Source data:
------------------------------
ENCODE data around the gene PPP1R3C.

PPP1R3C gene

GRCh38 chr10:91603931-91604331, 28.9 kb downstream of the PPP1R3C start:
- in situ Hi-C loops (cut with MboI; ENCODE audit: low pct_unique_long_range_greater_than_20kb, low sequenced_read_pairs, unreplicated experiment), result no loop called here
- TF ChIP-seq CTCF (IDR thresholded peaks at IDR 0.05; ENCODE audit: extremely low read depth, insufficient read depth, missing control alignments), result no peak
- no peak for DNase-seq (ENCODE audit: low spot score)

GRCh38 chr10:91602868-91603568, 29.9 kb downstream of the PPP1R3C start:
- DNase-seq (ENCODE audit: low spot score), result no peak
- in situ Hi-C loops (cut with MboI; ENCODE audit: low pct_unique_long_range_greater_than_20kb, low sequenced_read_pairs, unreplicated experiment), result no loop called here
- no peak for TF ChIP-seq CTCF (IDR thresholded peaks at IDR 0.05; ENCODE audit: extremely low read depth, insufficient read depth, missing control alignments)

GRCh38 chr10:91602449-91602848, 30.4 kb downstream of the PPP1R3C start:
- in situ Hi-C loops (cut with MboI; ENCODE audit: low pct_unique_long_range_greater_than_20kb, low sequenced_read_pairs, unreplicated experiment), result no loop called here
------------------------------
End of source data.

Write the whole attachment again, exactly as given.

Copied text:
ENCODE data around the gene PPP1R3C.

PPP1R3C gene

GRCh38 chr10:91603931-91604331, 28.9 kb downstream of the PPP1R3C start:
- in situ Hi-C loops (cut with MboI; ENCODE audit: low pct_unique_long_range_greater_than_20kb, low sequenced_read_pairs, unreplicated experiment), result no loop called here
- TF ChIP-seq CTCF (IDR thresholded peaks at IDR 0.05; ENCODE audit: extremely low read depth, insufficient read depth, missing control alignments), result no peak
- no peak for DNase-seq (ENCODE audit: low spot score)

GRCh38 chr10:91602868-91603568, 29.9 kb downstream of the PPP1R3C start:
- DNase-seq (ENCODE audit: low spot score), result no peak
- in situ Hi-C loops (cut with MboI; ENCODE audit: low pct_unique_long_range_greater_than_20kb, low sequenced_read_pairs, unreplicated experiment), result no loop called here
- no peak for TF ChIP-seq CTCF (IDR thresholded peaks at IDR 0.05; ENCODE audit: extremely low read depth, insufficient read depth, missing control alignments)

GRCh38 chr10:91602449-91602848, 30.4 kb downstream of the PPP1R3C start:
- in situ Hi-C loops (cut with MboI; ENCODE audit: low pct_unique_long_range_greater_than_20kb, low sequenced_read_pairs, unreplicated experiment), result no loop called here